“It’s been an awful experience. We’ve tried our beset, but we can’t control what is going on, and that’s a great tragedy,” he said. “My advice is just do the best you can. There isn’t much advice I can offer, because this has never happened to us before. What we can do is we can take a deep breath and do the best we can under theses circumstances, and hope and pray that within a reasonable amount of time, there will be a vaccine and things will get better.”
In the meantime, hoteliers face the difficult decision of whether to keep hotels open or close them.
“This is not the end for any of us hopefully,” Rosen said. “We’ll all survive. It will be a struggle. … Let’s assume that in the next six months to a year, things get better, and within a couple of years, we’re back to normal. My advice is to pretend as though this never happened. There’s a likelihood it will never again happen in our lifetime. So play for the future, for additional rooms, a new property, whatever it is you’re hoping for. Don’t let this interfere.”
Ritesh Agarwal, the 26-year-old founder and CEO of Indian budget chain Oyo Hotels & Homes, said he believes “that crisis brings clarity.”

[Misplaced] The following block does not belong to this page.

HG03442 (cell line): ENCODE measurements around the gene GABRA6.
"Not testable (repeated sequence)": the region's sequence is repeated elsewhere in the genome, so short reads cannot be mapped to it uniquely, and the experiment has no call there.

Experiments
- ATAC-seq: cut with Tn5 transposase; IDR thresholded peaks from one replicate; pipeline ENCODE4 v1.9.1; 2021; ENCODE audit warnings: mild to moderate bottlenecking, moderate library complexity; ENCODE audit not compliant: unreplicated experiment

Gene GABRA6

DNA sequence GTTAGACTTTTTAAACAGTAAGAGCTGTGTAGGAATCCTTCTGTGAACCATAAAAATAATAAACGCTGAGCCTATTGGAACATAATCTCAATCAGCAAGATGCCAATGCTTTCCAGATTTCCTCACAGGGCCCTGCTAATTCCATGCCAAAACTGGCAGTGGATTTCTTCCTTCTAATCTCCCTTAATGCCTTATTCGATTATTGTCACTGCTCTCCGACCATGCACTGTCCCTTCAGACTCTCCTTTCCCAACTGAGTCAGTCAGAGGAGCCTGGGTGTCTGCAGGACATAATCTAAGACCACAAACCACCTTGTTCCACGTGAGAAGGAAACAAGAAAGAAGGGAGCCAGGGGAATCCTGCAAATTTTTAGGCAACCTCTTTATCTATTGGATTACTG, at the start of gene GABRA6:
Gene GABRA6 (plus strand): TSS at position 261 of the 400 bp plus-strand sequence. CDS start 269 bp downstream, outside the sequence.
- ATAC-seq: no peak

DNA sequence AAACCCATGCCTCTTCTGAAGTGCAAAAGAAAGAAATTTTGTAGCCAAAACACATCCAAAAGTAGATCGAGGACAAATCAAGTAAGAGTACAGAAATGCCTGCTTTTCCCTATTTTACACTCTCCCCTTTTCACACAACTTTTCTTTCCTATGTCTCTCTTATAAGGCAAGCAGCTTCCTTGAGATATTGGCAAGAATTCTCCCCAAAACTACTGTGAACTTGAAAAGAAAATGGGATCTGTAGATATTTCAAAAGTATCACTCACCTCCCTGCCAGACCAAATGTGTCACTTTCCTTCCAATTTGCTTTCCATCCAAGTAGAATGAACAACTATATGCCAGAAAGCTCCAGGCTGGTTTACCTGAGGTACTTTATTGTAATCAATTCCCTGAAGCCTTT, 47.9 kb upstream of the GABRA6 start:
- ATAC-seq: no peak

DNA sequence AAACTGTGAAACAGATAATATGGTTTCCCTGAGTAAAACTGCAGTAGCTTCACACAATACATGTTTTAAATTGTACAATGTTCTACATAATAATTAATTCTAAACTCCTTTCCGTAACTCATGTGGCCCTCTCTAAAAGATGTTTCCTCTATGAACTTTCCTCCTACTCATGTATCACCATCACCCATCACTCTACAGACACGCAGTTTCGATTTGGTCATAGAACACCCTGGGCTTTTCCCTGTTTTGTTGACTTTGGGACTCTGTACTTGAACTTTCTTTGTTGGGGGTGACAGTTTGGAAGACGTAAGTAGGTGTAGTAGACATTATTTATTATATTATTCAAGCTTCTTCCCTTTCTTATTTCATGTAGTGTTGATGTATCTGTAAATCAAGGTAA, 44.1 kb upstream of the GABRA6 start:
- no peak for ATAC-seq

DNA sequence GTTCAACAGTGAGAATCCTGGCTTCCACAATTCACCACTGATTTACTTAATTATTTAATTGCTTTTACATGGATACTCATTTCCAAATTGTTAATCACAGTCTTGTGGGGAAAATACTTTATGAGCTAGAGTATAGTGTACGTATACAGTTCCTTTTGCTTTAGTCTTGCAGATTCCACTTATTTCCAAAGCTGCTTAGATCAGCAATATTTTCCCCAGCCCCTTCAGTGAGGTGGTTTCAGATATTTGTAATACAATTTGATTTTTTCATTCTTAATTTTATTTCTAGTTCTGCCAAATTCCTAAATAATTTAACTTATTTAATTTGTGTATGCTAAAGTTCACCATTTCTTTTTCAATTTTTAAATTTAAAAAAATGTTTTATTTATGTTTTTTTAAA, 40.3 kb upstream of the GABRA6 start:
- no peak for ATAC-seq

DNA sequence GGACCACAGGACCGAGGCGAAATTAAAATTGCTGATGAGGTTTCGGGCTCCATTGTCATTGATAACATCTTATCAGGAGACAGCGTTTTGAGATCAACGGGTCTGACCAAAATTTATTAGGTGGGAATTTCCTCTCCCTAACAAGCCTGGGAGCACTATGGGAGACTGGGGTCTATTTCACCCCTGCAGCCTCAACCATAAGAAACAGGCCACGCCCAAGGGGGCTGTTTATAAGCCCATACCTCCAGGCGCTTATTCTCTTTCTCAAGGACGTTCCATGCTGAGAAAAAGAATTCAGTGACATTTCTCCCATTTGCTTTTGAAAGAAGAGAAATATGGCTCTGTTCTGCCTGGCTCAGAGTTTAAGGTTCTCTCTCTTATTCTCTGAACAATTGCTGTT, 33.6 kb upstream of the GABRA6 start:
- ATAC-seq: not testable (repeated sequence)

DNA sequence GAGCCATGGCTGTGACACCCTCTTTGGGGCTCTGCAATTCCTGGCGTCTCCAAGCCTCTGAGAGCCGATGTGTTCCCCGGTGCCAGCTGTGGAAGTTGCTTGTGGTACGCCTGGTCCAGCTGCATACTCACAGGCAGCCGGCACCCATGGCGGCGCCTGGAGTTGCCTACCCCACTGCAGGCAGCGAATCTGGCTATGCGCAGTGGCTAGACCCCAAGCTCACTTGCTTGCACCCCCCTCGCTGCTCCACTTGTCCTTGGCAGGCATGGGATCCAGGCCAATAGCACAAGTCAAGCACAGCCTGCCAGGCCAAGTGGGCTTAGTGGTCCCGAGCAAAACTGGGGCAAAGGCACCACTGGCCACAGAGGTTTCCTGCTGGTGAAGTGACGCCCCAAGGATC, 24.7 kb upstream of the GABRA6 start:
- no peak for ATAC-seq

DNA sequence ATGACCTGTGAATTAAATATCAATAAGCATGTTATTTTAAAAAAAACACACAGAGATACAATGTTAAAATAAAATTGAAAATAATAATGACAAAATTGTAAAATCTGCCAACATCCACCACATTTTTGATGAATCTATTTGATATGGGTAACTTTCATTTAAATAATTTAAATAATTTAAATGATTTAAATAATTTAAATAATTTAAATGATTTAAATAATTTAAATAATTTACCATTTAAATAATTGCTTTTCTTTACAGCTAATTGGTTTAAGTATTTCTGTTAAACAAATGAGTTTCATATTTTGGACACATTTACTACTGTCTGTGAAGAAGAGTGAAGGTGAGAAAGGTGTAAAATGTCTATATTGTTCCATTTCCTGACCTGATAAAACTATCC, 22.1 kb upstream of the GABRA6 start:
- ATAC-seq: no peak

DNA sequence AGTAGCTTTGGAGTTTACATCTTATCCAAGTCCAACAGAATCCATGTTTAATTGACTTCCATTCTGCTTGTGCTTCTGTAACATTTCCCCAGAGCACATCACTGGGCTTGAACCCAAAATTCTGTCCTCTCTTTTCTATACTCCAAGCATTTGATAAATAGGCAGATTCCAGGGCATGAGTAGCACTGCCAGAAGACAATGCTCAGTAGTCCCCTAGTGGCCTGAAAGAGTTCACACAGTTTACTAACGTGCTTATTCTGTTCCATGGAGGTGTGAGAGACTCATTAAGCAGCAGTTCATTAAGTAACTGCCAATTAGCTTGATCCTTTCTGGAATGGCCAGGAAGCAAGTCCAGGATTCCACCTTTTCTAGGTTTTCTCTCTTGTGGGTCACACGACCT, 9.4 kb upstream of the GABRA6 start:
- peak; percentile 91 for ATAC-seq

In Oyo’s case, it has prompted a focus on “getting back to basics and innovating.”
“The second thing we have learned is good karma brings good business eventually,” he said, noting that an initiative to offer free rooms to front-line workers resulted in one of the biggest bumps in business the company has ever had “even after spending a lot of capital on marketing.”
“We all have to work together,” Agarwal said. “We have to get our shoulders together to make sure that in order to see through this crisis, we innovate in terms of using technology to bring more demand—whatever exists out there—to serve customers best. If we do this, we will come out stronger.”
Agarwal acknowledged “there were absolutely missteps” in Oyo’s entrance into the U.S. market.
“The biggest lesson we learned is that whenever there are challenges, we go back to basics, meeting partners and making progress. A lot of people have met me during the course of my personal calls and trips across the United States. As I meet partners, I constantly learn more improvements,” he said.
“We improved our revenue-management program through which we continue to deliver better (revenue per available room). Our RevPARs have reached, even during the time of COVID, 92% of the pre-COVID levels. Our partners were still not fully satisfied. They wanted further control on pricing. So we gave them an opportunity by means of pricing modification on their mobile system, through which they can increase prices. (One-third) of our partners use it now,” he said.
“Our brand and company is responsible to constantly listen to our partners, and then (have a) quick response to ensure that we bring innovative solutions to our partners so we bring value for them and to our customers.”